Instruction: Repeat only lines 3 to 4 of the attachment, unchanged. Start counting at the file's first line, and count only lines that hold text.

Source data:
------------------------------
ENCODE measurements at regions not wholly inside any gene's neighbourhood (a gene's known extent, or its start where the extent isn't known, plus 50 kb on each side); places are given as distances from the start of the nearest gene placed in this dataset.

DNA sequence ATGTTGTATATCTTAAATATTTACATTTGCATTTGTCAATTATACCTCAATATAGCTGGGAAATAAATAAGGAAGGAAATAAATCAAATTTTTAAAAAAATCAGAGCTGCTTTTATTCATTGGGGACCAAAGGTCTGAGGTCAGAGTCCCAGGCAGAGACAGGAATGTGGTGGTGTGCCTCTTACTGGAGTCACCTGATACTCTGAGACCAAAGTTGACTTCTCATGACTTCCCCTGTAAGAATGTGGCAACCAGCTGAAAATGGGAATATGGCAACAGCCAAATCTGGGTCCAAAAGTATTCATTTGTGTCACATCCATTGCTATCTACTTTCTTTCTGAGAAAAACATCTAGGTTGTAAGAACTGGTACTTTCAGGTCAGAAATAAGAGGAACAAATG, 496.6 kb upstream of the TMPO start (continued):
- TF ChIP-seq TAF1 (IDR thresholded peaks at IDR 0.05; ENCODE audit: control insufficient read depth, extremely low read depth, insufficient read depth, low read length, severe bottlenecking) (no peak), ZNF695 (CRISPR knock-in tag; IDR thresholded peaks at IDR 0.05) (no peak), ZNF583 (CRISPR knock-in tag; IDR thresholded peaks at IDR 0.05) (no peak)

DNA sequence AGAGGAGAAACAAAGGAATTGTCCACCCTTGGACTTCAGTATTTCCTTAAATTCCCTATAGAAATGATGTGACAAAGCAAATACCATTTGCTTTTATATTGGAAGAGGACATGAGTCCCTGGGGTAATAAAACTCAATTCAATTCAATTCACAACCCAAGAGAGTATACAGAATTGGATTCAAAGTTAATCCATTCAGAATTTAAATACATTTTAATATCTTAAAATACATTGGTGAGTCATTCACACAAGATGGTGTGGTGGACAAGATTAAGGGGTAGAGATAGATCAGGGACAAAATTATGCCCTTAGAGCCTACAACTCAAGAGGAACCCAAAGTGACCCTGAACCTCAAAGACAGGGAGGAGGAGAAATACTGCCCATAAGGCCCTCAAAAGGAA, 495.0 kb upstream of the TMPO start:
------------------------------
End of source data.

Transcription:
- TF ChIP-seq TAF1 (IDR thresholded peaks at IDR 0.05; ENCODE audit: control insufficient read depth, extremely low read depth, insufficient read depth, low read length, severe bottlenecking) (no peak), ZNF695 (CRISPR knock-in tag; IDR thresholded peaks at IDR 0.05) (no peak), ZNF583 (CRISPR knock-in tag; IDR thresholded peaks at IDR 0.05) (no peak)

DNA sequence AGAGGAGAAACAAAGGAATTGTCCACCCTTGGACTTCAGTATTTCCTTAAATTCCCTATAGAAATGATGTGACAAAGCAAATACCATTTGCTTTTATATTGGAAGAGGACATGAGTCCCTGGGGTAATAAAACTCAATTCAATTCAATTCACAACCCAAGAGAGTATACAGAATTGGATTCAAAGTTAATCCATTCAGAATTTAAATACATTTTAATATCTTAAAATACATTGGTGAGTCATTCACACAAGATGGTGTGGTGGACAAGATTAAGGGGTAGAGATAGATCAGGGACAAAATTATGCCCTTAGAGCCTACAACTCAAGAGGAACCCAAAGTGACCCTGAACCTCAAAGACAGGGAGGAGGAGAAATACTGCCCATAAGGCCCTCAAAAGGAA, 495.0 kb upstream of the TMPO start: